- With the increasing use of insects as animal feed additive, insect exoskeletons are an upcoming new source of alpha-chitin which however seems to be covalently crosslinked to proteins.
- And there are other potentially interesting future sources of chitin, such as diatom microalgae or marine sponges, and additional ones are certainly yet to be discovered.
- There are very few natural sources of chitosan, essentially only cell walls of a small group of Zygomycetes fungi, and these are not (yet) used commercially for chitosan production.
Chtin is one of the most abundant natural biopolymers, i.e. a large molecule build of many small molecules (the monomers). Chitin belongs to the class of polysaccharides (complex sugars) build of many monosaccharide units (simple sugars). The monomeric unit of chitin is N-acetylglucosamine, i.e. a sugar derivative that carries an acetic acid group. Up to about 3,000 of these monomers are connected in what is known as a β-1,4-glycosidic linkage to form a linear chain. Like any other polysaccharide, chitin chains have two different ends, a reducing and a non-reducing end. Chitin chains can align in two different ways, either parallel (β-chitin) or anti-parallel (α-chitin), to form strong, crystalline chitin fibers. This makes chitin insoluble in water and an ideal structural component of e.g. fungal cell walls and insect or crab shells.
Chitosans, like chitin, are natural biopolymers, i.e. large molecules build of many small molecules (the monomers). Chitosans, like chitin, belong to the class of polysaccharides (complex sugars) build of many monosaccharide units (simple sugars), namely glucosamine and N-acetylglucosamine residues linked via β-1,4-glycosidic linkages. The total number of monomeric units in a chitosan polymer (the degree of polymerization) can vary, and so can the ratio of the two monomeric units (the degree of acetylation). The distribution of the acetylated units within the polymer (the pattern of acetylation) is invariably random in commercially produced chitosans due to the chemical production processes, but the pattern of acetylation in naturally occurring chitosans (which are produced from chitin by the enzyme chitin de-N-acetylase) is unknown at present. Due to the presence of positive charges at the free amino groups of the glucosamine units, chitosans can be soluble at slightly acidic pH values (below pH 6). These properties make them well suited for a plethora of potential applications.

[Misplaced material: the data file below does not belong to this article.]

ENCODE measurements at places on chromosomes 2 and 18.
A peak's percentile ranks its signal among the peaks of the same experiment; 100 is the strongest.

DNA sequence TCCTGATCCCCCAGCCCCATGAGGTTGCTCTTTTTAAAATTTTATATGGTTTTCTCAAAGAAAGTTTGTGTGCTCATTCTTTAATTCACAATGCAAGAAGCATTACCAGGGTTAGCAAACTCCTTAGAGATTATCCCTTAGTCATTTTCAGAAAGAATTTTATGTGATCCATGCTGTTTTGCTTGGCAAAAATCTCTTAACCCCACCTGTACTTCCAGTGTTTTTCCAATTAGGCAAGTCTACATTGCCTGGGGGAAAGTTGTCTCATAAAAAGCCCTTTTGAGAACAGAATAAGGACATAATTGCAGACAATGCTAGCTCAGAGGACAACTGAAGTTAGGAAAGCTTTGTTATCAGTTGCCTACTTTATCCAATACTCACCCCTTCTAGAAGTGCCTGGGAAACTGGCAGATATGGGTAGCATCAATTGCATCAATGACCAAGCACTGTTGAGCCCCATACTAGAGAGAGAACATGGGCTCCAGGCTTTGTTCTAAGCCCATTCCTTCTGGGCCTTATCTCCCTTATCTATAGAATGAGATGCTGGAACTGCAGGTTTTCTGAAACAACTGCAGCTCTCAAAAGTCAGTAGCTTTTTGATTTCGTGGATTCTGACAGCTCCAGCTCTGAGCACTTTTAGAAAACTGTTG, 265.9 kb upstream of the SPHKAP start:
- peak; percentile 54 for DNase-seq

Chitosan nano-particles, nano-capsules, and nano-fibers